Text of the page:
Category Archives: Internal Investigations

Subscribe to Internal Investigations RSS Feed

Recent Remarks By Officials Reinforce DOJ’s Focus On Criminal Fraud Investigations And Prosecutions Of Culpable Individuals

In a trio of speeches given at separate events on September 17, 2014, Department of Justice (“DOJ”) officials announced new initiatives and points of emphasis in the Government’s ongoing efforts to hold corporations and corporate officers criminally liable in the aftermath of the 2008 financial crisis.  Among the issues addressed by Assistant Attorney General Leslie … Continue Reading

Attorney-Client Privilege Protection in Internal Investigations Upheld by D.C. Circuit: Good News for Corporate Counsel

This article was originally published by Bloomberg Law. In a much-anticipated decision, the D.C. Circuit clarified the general test for the applicability of the attorney-client privilege in internal investigations. In re Kellogg Brown & Root, Inc., 14-5505, 2014 WL 2895939 (D.C. Cir. June 27, 2014). The court unanimously rejected the district court’s holding that a … Continue Reading

Proceed with Caution: D.C. District Court Says Attorney-Client Privilege and Work Product Doctrine Do Not Survive Internal Fraud Investigation Conducted by Non-Attorneys

On March 6, 2014, the District Court for the District of Columbia issued an opinion in United States ex rel. Barko v. Halliburton Company et al. that should serve as a wake-up call for all companies conducting internal compliance investigations to evaluate whether those investigations are structured in a manner to maximize the protections of … Continue Reading

Corporate Internal Investigations: Best Practices

A CEO receives an anonymous call claiming that someone is stealing company trade secrets or that an employee is taking kickbacks from a vendor.  A GC gets a call from the HR director who has an employee accusing the company of submitting false bills to a government agency.  You are served by a government agency … Continue Reading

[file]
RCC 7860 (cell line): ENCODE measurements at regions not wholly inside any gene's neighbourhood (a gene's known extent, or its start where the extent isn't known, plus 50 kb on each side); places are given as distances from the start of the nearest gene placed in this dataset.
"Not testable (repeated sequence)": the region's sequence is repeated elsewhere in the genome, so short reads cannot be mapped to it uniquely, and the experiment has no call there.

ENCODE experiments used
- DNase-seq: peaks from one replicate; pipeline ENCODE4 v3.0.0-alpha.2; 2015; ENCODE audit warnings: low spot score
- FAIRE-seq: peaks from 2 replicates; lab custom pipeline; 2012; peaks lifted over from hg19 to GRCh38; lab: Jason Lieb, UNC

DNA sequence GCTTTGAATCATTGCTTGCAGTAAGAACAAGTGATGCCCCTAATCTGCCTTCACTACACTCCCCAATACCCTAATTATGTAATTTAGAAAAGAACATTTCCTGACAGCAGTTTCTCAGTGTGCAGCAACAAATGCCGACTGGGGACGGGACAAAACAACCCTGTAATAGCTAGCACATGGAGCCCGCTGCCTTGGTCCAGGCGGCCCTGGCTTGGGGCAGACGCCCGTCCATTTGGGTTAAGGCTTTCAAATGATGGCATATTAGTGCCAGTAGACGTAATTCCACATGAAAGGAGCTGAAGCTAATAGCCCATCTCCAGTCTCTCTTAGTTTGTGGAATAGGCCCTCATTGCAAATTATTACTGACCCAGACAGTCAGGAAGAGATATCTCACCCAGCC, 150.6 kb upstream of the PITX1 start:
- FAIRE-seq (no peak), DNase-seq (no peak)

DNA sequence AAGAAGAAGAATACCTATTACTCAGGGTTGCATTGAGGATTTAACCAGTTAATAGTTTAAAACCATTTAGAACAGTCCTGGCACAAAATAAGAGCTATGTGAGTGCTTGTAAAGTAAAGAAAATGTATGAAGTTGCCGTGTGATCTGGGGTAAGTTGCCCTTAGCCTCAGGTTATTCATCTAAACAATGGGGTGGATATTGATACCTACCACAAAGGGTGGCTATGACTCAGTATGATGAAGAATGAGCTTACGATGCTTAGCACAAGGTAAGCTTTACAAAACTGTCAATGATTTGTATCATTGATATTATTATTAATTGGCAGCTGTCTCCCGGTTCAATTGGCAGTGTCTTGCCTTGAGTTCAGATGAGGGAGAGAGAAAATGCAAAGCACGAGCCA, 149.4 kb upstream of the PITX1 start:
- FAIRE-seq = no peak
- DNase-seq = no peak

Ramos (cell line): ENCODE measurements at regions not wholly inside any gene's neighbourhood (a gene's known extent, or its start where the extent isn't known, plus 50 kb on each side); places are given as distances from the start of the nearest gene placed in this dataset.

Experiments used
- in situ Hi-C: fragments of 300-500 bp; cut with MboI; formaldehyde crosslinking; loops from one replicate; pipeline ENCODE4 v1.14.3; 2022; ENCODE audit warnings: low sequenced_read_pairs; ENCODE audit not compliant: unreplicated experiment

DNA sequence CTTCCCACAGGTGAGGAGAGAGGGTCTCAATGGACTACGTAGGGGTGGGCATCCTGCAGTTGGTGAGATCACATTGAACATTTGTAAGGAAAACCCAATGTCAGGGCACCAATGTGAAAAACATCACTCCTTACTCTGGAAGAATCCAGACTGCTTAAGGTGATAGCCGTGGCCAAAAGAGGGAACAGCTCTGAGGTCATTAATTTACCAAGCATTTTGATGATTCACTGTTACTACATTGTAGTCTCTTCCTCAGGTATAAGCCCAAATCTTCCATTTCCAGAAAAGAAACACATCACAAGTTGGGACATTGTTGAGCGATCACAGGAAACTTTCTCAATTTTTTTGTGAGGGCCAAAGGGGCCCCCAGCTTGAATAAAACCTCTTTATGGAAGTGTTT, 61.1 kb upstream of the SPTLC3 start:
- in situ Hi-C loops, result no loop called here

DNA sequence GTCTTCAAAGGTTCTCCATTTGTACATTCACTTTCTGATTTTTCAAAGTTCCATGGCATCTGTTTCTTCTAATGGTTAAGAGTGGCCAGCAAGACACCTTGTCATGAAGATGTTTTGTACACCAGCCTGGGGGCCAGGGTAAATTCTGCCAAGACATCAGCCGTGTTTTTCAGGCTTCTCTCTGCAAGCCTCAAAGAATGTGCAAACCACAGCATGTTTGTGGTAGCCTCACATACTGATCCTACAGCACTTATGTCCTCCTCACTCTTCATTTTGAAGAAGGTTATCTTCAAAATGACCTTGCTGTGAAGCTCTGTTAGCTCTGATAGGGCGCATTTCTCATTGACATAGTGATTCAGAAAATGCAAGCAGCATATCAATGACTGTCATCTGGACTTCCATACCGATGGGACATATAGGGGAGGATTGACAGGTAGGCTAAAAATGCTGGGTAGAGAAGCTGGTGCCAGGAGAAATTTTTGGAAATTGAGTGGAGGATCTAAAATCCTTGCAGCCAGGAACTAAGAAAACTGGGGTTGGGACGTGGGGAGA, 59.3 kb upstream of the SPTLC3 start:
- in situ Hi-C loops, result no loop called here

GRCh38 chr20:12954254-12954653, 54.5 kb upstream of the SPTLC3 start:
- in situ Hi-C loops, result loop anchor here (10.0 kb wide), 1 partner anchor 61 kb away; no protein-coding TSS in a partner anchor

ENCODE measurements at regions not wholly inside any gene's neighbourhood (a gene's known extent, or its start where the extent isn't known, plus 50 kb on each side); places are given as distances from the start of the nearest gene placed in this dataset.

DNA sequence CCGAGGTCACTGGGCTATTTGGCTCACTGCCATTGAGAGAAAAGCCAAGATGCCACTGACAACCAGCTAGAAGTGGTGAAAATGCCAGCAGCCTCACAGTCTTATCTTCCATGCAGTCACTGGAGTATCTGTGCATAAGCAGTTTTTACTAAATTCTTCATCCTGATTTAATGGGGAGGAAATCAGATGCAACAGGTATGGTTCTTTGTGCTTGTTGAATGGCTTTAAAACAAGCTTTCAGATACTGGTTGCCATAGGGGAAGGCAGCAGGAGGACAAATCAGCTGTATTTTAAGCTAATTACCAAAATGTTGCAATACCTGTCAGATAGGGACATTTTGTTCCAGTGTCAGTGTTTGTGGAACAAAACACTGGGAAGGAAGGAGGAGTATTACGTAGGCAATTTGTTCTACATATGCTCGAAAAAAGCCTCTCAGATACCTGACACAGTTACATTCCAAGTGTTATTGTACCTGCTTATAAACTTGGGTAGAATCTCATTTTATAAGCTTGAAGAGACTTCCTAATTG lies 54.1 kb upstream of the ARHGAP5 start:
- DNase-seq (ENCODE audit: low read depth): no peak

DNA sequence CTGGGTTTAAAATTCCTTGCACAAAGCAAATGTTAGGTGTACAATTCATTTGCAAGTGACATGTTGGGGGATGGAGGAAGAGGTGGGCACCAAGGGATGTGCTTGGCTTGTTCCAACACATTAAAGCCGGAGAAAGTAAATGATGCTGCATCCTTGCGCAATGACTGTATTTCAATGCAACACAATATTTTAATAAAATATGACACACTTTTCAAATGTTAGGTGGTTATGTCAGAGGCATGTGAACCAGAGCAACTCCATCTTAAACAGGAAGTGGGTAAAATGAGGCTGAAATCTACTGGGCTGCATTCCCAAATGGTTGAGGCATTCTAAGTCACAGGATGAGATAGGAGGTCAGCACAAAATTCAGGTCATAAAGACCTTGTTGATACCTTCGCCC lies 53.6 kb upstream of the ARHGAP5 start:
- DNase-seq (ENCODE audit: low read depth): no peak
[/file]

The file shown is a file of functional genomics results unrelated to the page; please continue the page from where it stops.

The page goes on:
Smash & Grab Redux – Congress Seems to Give DCAA Permission But Forgets to Give It Authority

By David Gallacher  Last month we wrote about a provision in the proposed 2013 National Defense Authorization Act (“NDAA”) that would have given the Defense Contract Audit Agency (“DCAA”) statutory authority to demand a company’s internal audit reports in order to audit the efficacy of a company’s internal business systems. Surprisingly, the authorization, as originally … Continue Reading

Smash & Grab – DCAA Poised to Gain Access to Contractor Internal Audit Reports

By David Gallacher  The Defense Contract Audit Agency (“DCAA”) has long sought access to contractors’ internal audit reports in connection with the routine audit of contractors’ business systems. Contractors have, in most cases, successfully resisted requests for such access on the grounds that DCAA has no statutory authority to request such documents. But that may … Continue Reading

NLRB Ruling Condemns Blanket Confidentiality Policies During Internal Investigations

By Bora Rawcliffe  In Banner Health System d/b/a Banner Estrella Medical Center, 358 N.L.R.B. No. 93 (2012), the National Labor Relations Board (NLRB) held that an employer’s maintenance and application of a general confidentiality rule prohibiting employees from discussing ongoing investigations of employee misconduct violates Section 8(a)(1) of the National Labor Relations Act.… Continue Reading

D.C. Circuit Rejects “Collective Knowledge” But Shines Spotlight on Processes

By Robert M. P. Hurwitz A good internal investigation gives equal scrutiny to people and processes. It may be easier to replace or reprimand the “bad apple” employee than to overhaul a system with which employees are familiar and has become ingrained in the operational culture. Nevertheless, it is increasingly vital that companies take a hard look at … Continue Reading

Witness Statements: Attorney Work Product?

A recent California Court of Appeals case, Coito v. Superior Court of Stanislaus County, __ Cal. App. 4th __ (March 4, 2010), highlights an important discrepancy between state and federal protection of attorney work product as it applies to witness statements. While the federal rules and case law support a qualified privilege with regard to such … Continue Reading
LexBlog